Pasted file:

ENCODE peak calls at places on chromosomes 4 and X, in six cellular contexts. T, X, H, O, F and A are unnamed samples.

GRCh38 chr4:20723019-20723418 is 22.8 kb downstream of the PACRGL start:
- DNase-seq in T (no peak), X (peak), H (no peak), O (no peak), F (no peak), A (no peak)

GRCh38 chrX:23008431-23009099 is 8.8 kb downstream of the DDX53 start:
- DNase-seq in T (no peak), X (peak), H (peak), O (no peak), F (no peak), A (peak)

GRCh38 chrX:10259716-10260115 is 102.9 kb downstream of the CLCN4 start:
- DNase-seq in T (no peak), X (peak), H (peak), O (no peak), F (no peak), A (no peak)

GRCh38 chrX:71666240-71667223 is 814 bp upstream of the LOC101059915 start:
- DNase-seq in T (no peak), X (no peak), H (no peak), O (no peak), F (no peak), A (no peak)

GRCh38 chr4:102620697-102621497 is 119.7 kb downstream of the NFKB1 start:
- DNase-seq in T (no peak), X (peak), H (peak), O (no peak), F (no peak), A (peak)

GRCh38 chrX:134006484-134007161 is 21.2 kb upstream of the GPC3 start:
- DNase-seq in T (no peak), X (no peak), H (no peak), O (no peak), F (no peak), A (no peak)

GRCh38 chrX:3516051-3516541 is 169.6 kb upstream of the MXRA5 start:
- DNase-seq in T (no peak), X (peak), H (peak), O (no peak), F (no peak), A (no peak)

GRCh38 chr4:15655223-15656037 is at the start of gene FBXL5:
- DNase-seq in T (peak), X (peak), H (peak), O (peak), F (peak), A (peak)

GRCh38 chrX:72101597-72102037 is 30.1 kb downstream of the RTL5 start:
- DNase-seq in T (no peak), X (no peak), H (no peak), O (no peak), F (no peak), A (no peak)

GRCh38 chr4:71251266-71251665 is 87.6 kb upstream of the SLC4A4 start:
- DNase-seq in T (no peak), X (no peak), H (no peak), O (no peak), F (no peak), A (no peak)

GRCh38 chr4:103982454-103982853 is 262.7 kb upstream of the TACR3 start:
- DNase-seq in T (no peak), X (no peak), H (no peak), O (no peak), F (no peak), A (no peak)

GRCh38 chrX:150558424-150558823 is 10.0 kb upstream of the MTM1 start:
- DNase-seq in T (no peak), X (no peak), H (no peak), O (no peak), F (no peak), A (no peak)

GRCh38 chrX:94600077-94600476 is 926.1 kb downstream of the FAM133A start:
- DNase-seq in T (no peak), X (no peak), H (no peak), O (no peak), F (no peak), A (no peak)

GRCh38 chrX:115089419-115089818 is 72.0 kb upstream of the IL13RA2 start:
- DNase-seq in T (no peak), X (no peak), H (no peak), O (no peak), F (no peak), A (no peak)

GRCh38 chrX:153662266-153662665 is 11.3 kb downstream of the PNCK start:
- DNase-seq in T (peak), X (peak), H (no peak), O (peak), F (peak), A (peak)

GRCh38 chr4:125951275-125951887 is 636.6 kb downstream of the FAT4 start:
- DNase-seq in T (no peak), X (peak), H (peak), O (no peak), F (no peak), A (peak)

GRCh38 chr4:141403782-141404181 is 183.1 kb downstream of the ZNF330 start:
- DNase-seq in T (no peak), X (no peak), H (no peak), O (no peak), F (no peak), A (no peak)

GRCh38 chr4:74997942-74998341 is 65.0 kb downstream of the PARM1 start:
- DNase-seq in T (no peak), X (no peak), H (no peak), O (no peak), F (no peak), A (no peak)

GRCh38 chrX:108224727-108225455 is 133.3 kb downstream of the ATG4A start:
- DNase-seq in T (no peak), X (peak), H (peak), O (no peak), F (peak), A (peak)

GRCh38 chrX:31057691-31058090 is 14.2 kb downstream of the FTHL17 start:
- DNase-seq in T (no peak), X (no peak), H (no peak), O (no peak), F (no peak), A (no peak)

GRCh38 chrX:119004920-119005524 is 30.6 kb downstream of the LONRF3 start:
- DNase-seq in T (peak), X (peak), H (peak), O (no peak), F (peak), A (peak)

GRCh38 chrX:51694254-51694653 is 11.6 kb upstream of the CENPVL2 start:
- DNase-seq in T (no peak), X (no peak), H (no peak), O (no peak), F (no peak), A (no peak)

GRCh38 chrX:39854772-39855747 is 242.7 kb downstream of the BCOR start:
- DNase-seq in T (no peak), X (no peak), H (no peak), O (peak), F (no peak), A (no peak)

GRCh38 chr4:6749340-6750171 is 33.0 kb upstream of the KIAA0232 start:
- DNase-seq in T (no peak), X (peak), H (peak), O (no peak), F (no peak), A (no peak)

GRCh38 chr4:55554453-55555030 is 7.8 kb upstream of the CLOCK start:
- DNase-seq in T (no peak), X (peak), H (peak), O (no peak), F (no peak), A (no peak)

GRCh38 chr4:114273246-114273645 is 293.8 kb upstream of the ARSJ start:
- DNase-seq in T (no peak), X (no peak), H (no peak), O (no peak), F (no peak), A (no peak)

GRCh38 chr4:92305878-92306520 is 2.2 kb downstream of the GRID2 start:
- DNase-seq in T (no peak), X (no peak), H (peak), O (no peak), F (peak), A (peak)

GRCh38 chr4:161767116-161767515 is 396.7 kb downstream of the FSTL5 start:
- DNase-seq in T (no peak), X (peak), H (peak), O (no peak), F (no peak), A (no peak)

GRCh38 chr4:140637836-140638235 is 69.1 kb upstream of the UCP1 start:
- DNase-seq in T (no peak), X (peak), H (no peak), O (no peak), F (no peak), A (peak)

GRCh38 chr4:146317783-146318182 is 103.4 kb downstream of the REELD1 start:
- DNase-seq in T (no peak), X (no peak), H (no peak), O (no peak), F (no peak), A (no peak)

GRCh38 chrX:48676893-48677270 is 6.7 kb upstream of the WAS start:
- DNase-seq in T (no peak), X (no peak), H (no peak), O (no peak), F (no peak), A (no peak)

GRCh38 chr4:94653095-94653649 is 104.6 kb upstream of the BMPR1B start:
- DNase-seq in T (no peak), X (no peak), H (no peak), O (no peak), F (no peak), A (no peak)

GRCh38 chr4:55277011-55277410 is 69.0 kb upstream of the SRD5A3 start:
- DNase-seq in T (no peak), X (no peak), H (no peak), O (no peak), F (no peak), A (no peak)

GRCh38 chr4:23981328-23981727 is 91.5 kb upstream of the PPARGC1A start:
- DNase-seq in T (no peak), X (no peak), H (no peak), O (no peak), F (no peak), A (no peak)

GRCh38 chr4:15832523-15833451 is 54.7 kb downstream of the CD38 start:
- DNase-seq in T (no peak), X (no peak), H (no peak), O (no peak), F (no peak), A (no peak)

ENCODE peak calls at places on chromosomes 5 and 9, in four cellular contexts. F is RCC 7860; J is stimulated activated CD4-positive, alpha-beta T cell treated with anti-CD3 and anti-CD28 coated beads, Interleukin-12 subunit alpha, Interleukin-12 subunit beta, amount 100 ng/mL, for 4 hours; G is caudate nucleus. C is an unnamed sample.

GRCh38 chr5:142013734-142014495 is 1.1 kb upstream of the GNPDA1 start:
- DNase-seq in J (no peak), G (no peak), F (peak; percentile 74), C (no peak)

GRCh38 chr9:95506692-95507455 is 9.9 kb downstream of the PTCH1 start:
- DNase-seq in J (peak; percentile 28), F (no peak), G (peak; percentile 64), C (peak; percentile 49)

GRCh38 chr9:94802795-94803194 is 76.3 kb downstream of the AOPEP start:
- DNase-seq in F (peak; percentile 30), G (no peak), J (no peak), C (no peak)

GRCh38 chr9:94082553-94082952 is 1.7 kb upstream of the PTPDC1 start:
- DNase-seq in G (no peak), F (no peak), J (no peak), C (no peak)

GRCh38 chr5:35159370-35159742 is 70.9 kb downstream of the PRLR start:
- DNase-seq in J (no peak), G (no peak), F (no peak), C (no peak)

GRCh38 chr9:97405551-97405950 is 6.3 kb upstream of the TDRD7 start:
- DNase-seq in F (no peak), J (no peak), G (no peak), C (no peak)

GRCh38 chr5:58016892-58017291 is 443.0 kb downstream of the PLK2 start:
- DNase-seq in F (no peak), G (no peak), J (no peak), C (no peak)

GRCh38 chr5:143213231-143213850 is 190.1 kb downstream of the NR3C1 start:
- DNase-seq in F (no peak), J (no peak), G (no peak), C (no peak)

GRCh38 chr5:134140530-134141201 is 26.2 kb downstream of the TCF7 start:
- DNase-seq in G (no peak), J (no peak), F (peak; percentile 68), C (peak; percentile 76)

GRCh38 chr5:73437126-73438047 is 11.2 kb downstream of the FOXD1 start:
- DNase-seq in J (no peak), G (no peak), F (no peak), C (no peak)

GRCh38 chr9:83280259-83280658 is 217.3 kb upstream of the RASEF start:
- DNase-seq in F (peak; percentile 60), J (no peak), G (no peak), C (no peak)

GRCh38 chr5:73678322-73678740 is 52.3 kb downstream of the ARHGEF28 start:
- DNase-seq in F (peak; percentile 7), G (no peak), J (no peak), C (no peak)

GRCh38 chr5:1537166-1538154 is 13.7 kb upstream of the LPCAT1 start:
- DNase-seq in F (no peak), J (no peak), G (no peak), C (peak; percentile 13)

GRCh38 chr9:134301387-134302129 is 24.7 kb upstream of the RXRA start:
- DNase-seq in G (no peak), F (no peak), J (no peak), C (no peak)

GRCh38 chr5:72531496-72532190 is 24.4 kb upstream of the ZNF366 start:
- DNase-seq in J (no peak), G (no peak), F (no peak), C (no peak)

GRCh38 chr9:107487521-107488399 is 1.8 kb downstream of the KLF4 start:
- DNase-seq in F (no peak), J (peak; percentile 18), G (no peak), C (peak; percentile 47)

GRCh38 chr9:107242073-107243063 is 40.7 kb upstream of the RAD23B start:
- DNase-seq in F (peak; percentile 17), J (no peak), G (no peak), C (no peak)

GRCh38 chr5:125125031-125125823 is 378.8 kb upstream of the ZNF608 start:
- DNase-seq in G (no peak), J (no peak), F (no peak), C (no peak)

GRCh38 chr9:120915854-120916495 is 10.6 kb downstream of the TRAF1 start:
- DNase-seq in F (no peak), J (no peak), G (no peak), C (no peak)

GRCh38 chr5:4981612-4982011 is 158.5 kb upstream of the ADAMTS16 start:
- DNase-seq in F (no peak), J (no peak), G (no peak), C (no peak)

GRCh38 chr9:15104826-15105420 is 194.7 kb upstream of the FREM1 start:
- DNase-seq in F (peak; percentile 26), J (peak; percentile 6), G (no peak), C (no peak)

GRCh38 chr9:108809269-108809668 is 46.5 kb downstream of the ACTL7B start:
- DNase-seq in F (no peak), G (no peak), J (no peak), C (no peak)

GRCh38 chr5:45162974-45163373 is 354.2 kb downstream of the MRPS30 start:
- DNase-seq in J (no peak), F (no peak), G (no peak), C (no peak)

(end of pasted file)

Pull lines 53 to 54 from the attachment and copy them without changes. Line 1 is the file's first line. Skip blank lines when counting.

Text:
- DNase-seq in T (no peak), X (no peak), H (no peak), O (no peak), F (no peak), A (no peak)

GRCh38 chr4:92305878-92306520 is 2.2 kb downstream of the GRID2 start: